```
>>> treeheight(make_node(1))
1
>>> a = make_node(1, make_node(2), make_node(3, make_node(4), None))
>>> treeheight(a)
3
>>> treeheight(leftchild(a))
1
>>> treeheight(rightchild(a))
2
```

In-order traversal.

```
def inorder_traversal(root):
"""Returns values of all the nodes of a tree
in the order of inorder traversal."""
if root is None:
return []
else:
return inorder_traversal(leftchild(root)) + \
[getvalue(root)] + \
inorder_traversal(rightchild(root))
```

**Problem 3.8.** Write a function `preorder_traversal`

to return values of nodes in the order of preorder traversal.

**Problem 3.9.** Write a function `postorder_traversal`

to return values of nodes in the order of postorder traversal.

**Problem 3.10.** The above implementation of `inorder_traversal`

is very inefficient because it creates many temporary lists. Can you improve the performance of that function by appending values to a single list.

## 3.2 Higher Order Functions

In Python, functions are first-class objects. They can be passed as arguments to other functions and a new functions can be returned from a function call.

### 3.2.1 Example: Tracing Function Calls

For example, consider the following `fib`

function.

```
def fib(n):
if n is 0 or n is 1:
return 1
else:
return fib(n-1) + fib(n-2)
```

Suppose we want to trace all the calls to the `fib`

function.
We can write a higher order function to return a new function, which prints whenever `fib`

function is called.

```
def trace(f):
def g(x):
print f.__name__, x
value = f(x)
print 'return', repr(value)
return value
return g
fib = trace(fib)
print fib(3)
```

This produces the following output.

```
fib 3
fib 2
fib 1
return 1
fib 0
return 1
return 2
fib 1
return 1
return 3
3
```

To make the output more readable, let us indent the function calls.

```
def trace(f):
f.indent = 0
def g(x):
print '| ' * f.indent + '|--', f.__name__, x
f.indent += 1
value = f(x)
print '| ' * f.indent + '|--', 'return', repr(value)
f.indent -= 1
return value
return g
fib = trace(fib)
print fib(4)
```

It produces the following output.

```
$ python fib.py
|-- fib 4
| |-- fib 3
| | |-- fib 2
| | | |-- fib 1
| | | | |-- return 1
| | | |-- fib 0
| | | | |-- return 1
| | | |-- return 2
| | |-- fib 1
| | | |-- return 1
| | |-- return 3
| |-- fib 2
| | |-- fib 1
| | | |-- return 1
| | |-- fib 0
| | | |-- return 1
| | |-- return 2
| |-- return 5
5
```

### 3.2.2 Example: Memoize

In the above example, it is clear that number of function calls are growing exponentially with the size of input and there is lot of redundant computation that is done.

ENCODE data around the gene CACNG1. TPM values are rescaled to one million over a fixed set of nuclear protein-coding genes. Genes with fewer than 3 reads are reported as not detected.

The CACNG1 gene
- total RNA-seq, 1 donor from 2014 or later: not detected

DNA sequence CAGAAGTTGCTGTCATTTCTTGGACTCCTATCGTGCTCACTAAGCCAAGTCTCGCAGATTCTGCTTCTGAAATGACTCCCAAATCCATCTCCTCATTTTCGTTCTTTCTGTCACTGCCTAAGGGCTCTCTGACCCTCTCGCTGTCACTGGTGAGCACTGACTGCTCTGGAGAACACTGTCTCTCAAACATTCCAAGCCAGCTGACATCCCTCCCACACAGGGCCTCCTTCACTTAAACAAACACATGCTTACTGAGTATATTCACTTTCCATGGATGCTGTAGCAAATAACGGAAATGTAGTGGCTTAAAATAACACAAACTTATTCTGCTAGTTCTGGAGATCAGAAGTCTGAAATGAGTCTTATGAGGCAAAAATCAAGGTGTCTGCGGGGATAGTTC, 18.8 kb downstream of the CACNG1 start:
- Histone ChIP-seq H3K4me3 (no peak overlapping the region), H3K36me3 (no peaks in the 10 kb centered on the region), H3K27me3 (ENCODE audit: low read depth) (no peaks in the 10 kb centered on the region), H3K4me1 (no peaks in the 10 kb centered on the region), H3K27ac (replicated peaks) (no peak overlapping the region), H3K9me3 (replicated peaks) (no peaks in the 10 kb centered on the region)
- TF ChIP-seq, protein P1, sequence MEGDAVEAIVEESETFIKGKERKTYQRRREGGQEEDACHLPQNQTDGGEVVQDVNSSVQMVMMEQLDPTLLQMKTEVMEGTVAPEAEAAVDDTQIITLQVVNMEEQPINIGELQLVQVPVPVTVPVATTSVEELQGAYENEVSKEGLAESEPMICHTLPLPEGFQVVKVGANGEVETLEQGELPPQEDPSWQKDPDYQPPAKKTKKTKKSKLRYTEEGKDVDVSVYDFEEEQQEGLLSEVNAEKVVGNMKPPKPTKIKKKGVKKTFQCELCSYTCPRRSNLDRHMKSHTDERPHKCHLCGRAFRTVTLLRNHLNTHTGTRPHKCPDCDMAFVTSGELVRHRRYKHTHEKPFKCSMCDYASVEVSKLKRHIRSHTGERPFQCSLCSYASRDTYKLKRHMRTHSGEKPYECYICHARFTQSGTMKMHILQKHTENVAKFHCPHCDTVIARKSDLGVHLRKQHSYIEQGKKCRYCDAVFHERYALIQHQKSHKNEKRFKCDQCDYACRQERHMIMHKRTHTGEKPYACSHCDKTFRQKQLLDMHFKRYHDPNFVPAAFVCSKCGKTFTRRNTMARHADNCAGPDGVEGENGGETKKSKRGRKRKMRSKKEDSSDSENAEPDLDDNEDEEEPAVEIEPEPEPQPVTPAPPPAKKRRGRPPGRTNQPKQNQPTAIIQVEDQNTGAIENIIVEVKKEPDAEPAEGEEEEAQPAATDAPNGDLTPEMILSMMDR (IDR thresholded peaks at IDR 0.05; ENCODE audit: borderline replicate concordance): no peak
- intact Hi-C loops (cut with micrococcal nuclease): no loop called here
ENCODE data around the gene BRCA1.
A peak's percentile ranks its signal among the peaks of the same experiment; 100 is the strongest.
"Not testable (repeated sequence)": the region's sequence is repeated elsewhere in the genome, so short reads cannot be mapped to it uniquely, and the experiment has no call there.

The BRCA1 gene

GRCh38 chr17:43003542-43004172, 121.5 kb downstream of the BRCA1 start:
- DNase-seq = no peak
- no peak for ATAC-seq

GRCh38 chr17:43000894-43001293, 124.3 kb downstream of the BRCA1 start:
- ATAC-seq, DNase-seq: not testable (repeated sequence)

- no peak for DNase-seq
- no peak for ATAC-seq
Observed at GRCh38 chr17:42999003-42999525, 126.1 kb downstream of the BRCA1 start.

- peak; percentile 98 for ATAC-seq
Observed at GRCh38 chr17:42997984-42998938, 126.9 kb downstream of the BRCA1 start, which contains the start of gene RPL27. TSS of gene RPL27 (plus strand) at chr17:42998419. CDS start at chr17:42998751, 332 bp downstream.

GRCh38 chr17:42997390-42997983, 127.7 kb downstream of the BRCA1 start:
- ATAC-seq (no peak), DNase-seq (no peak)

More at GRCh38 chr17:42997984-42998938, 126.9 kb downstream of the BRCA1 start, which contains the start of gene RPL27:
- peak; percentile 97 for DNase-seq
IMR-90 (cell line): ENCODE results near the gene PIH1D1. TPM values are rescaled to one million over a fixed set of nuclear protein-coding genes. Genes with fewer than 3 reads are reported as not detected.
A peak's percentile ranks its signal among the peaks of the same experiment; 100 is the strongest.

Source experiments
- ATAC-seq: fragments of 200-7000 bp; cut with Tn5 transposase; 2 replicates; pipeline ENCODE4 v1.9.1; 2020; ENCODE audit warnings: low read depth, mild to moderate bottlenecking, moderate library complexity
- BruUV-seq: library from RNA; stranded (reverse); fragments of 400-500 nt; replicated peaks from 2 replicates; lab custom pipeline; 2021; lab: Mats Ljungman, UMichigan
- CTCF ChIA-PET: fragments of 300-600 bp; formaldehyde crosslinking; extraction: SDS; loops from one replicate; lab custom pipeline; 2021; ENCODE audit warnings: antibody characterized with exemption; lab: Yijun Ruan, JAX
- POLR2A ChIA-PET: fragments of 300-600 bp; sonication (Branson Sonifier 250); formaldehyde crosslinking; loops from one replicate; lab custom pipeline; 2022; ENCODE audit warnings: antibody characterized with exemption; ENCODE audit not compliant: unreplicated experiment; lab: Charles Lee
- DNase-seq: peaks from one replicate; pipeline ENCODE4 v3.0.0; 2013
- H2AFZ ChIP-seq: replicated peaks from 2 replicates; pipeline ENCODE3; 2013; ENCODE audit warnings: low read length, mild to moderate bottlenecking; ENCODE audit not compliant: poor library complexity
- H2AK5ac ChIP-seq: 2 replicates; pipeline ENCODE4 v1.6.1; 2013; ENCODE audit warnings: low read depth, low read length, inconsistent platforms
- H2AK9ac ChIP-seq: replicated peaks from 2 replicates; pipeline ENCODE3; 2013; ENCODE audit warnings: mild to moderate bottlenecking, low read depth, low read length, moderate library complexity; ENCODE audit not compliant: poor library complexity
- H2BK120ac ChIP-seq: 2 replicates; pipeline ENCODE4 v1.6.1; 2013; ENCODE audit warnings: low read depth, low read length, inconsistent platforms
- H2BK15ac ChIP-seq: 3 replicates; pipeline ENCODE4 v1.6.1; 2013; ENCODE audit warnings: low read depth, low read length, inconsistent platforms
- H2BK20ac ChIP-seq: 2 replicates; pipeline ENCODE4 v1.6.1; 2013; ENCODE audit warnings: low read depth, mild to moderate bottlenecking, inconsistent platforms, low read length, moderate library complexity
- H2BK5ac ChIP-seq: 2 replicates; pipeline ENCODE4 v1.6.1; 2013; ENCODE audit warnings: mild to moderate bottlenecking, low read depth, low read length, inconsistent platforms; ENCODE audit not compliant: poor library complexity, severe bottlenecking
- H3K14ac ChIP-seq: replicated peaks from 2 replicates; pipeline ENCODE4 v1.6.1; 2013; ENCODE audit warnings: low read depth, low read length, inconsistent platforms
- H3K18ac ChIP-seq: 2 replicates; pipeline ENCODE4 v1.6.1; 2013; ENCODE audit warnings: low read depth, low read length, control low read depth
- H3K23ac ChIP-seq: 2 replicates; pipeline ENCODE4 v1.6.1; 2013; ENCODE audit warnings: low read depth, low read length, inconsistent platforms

Suppose we want to get rid of the redundant computation by caching the result of `fib`

when it is called for the first time and reuse it when it is needed next time. Doing this is very popular in functional programming world and it is called `memoize`

.

```
def memoize(f):
cache = {}
def g(x):
if x not in cache:
cache[x] = f(x)
return cache[x]
return g
fib = trace(fib)
fib = memoize(fib)
print fib(4)
```

If you notice, after `memoize`

, growth of `fib`

has become linear.

```
|-- fib 4
| |-- fib 3
| | |-- fib 2
| | | |-- fib 1
| | | | |-- return 1
| | | |-- fib 0
| | | | |-- return 1
| | | |-- return 2
| | |-- return 3
| |-- return 5
5
```

**Problem 3.11.** Write a function `profile`

, which takes a function as argument and returns a new function, which behaves exactly similar to the given function, except that it prints the time consumed in executing it.

```
>>> fib = profile(fib)
>>> fib(20)
time taken: 0.1 sec
10946
```

## 3.3 exec and eval

Python is a dynamic language. It is possible to take a string and execute it as some python code.

For example:

```
>>> exec("x = 1")
>>> x
1
```

By default `exec`

works in the current environment, so it updated the globals in the above example.
It is also possible to specify an environment to `exec`

.

```
>>> env = {'a' : 42}
>>> exec('x = a+1', env)
>>> print env['x']
43
```

It is also possible to create functions or classes dynamically using `exec`

.

```
>>> code = 'def %s(): print "Hello %s"'
>>> for name in ['guido van rossum', 'linus torvalds', 'larry wall']:
... exec(code % (name.replace(' ', '_'), name.title()))
...
>>> guido_van_rossum()
Hello Guido Van Rossum
>>> linus_torvalds()
Hello Linus Torvalds
>>> larry_wall()
Hello Larry Wall
```

`eval`

is like `exec`

but it takes an expression and returns its value.

```
>>> eval("2+3")
5
>>> a = 2
>>> eval("a * a")
4
>>> env = {'x' : 42}
>>> eval('x+1', env)
43
```